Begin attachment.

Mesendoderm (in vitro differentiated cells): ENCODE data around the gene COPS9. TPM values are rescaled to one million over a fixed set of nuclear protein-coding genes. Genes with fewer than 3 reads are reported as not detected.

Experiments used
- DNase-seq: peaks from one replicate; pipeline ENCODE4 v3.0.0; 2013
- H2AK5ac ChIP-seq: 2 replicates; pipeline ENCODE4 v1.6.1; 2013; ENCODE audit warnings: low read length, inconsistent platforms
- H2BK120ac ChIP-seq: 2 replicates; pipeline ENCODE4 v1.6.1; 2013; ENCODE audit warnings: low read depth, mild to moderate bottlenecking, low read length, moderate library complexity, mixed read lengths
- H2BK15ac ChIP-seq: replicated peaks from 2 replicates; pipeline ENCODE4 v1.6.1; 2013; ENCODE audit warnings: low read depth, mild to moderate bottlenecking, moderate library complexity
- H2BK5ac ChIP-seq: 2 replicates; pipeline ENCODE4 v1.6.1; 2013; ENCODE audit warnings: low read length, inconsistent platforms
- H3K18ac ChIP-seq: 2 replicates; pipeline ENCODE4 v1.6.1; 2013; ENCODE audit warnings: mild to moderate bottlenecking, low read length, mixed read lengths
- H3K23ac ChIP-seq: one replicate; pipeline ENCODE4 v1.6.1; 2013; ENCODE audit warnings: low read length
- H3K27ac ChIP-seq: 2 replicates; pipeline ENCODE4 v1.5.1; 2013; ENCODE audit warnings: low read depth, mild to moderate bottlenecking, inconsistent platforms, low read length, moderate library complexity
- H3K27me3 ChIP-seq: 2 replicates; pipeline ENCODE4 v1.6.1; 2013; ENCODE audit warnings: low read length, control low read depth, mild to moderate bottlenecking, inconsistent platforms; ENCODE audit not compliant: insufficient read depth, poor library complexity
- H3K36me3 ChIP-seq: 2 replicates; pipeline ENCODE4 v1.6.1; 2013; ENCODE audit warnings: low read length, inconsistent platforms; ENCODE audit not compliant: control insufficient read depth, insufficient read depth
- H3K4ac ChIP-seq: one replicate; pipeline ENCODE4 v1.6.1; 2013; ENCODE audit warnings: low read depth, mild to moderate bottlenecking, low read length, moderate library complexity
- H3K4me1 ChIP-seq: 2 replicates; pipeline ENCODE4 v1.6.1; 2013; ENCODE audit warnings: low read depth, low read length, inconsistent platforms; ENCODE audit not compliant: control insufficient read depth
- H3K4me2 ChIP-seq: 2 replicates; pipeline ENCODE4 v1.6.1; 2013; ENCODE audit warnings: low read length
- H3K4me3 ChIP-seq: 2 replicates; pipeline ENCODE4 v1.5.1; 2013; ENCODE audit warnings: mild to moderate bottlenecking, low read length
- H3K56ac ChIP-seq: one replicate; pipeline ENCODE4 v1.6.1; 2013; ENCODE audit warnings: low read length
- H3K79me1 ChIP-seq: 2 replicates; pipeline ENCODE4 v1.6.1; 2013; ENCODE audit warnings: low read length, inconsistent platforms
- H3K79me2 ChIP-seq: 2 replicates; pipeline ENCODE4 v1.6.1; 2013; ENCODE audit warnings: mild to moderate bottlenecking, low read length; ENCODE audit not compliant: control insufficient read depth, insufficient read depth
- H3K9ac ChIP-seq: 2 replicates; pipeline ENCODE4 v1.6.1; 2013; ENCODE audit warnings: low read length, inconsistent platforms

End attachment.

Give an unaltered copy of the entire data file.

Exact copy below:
Mesendoderm (in vitro differentiated cells): ENCODE data around the gene COPS9. TPM values are rescaled to one million over a fixed set of nuclear protein-coding genes. Genes with fewer than 3 reads are reported as not detected.

Experiments used
- DNase-seq: peaks from one replicate; pipeline ENCODE4 v3.0.0; 2013
- H2AK5ac ChIP-seq: 2 replicates; pipeline ENCODE4 v1.6.1; 2013; ENCODE audit warnings: low read length, inconsistent platforms
- H2BK120ac ChIP-seq: 2 replicates; pipeline ENCODE4 v1.6.1; 2013; ENCODE audit warnings: low read depth, mild to moderate bottlenecking, low read length, moderate library complexity, mixed read lengths
- H2BK15ac ChIP-seq: replicated peaks from 2 replicates; pipeline ENCODE4 v1.6.1; 2013; ENCODE audit warnings: low read depth, mild to moderate bottlenecking, moderate library complexity
- H2BK5ac ChIP-seq: 2 replicates; pipeline ENCODE4 v1.6.1; 2013; ENCODE audit warnings: low read length, inconsistent platforms
- H3K18ac ChIP-seq: 2 replicates; pipeline ENCODE4 v1.6.1; 2013; ENCODE audit warnings: mild to moderate bottlenecking, low read length, mixed read lengths
- H3K23ac ChIP-seq: one replicate; pipeline ENCODE4 v1.6.1; 2013; ENCODE audit warnings: low read length
- H3K27ac ChIP-seq: 2 replicates; pipeline ENCODE4 v1.5.1; 2013; ENCODE audit warnings: low read depth, mild to moderate bottlenecking, inconsistent platforms, low read length, moderate library complexity
- H3K27me3 ChIP-seq: 2 replicates; pipeline ENCODE4 v1.6.1; 2013; ENCODE audit warnings: low read length, control low read depth, mild to moderate bottlenecking, inconsistent platforms; ENCODE audit not compliant: insufficient read depth, poor library complexity
- H3K36me3 ChIP-seq: 2 replicates; pipeline ENCODE4 v1.6.1; 2013; ENCODE audit warnings: low read length, inconsistent platforms; ENCODE audit not compliant: control insufficient read depth, insufficient read depth
- H3K4ac ChIP-seq: one replicate; pipeline ENCODE4 v1.6.1; 2013; ENCODE audit warnings: low read depth, mild to moderate bottlenecking, low read length, moderate library complexity
- H3K4me1 ChIP-seq: 2 replicates; pipeline ENCODE4 v1.6.1; 2013; ENCODE audit warnings: low read depth, low read length, inconsistent platforms; ENCODE audit not compliant: control insufficient read depth
- H3K4me2 ChIP-seq: 2 replicates; pipeline ENCODE4 v1.6.1; 2013; ENCODE audit warnings: low read length
- H3K4me3 ChIP-seq: 2 replicates; pipeline ENCODE4 v1.5.1; 2013; ENCODE audit warnings: mild to moderate bottlenecking, low read length
- H3K56ac ChIP-seq: one replicate; pipeline ENCODE4 v1.6.1; 2013; ENCODE audit warnings: low read length
- H3K79me1 ChIP-seq: 2 replicates; pipeline ENCODE4 v1.6.1; 2013; ENCODE audit warnings: low read length, inconsistent platforms
- H3K79me2 ChIP-seq: 2 replicates; pipeline ENCODE4 v1.6.1; 2013; ENCODE audit warnings: mild to moderate bottlenecking, low read length; ENCODE audit not compliant: control insufficient read depth, insufficient read depth
- H3K9ac ChIP-seq: 2 replicates; pipeline ENCODE4 v1.6.1; 2013; ENCODE audit warnings: low read length, inconsistent platforms